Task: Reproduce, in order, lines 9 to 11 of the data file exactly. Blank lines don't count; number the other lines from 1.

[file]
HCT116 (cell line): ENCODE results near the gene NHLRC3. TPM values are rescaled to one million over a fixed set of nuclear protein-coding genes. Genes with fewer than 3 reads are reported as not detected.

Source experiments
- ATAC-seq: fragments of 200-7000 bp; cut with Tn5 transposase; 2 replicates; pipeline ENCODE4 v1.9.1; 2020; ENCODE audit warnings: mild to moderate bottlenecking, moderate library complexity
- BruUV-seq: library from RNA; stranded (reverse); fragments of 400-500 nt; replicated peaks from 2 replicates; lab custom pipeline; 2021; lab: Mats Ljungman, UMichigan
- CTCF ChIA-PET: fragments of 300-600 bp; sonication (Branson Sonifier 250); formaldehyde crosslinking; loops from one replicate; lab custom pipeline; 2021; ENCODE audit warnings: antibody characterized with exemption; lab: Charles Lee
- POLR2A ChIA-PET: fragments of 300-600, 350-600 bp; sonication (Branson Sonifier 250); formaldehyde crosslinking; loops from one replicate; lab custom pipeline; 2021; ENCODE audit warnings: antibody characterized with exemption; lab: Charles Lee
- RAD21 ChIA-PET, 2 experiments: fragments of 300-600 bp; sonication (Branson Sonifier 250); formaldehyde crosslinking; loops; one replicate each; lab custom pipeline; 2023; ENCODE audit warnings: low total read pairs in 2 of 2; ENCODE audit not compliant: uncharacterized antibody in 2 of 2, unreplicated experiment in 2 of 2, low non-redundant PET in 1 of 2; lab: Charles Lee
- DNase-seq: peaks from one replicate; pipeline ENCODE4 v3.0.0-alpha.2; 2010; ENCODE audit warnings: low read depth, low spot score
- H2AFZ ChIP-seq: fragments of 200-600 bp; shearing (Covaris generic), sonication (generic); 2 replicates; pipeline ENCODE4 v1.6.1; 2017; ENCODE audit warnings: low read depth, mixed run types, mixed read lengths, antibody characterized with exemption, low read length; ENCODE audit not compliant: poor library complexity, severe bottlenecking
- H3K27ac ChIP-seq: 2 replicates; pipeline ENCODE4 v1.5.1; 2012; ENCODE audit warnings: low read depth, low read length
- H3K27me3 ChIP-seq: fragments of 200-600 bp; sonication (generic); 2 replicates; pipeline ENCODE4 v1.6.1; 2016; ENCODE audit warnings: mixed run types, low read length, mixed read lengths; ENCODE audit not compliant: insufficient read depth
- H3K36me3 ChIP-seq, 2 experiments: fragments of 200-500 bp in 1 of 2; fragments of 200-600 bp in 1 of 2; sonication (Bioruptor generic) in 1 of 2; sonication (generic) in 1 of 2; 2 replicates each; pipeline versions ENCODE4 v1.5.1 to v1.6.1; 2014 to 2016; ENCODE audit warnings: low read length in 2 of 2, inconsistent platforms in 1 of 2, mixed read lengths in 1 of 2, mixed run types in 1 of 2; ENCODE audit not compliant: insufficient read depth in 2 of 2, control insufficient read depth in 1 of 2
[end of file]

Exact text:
- H2AFZ ChIP-seq: fragments of 200-600 bp; shearing (Covaris generic), sonication (generic); 2 replicates; pipeline ENCODE4 v1.6.1; 2017; ENCODE audit warnings: low read depth, mixed run types, mixed read lengths, antibody characterized with exemption, low read length; ENCODE audit not compliant: poor library complexity, severe bottlenecking
- H3K27ac ChIP-seq: 2 replicates; pipeline ENCODE4 v1.5.1; 2012; ENCODE audit warnings: low read depth, low read length
- H3K27me3 ChIP-seq: fragments of 200-600 bp; sonication (generic); 2 replicates; pipeline ENCODE4 v1.6.1; 2016; ENCODE audit warnings: mixed run types, low read length, mixed read lengths; ENCODE audit not compliant: insufficient read depth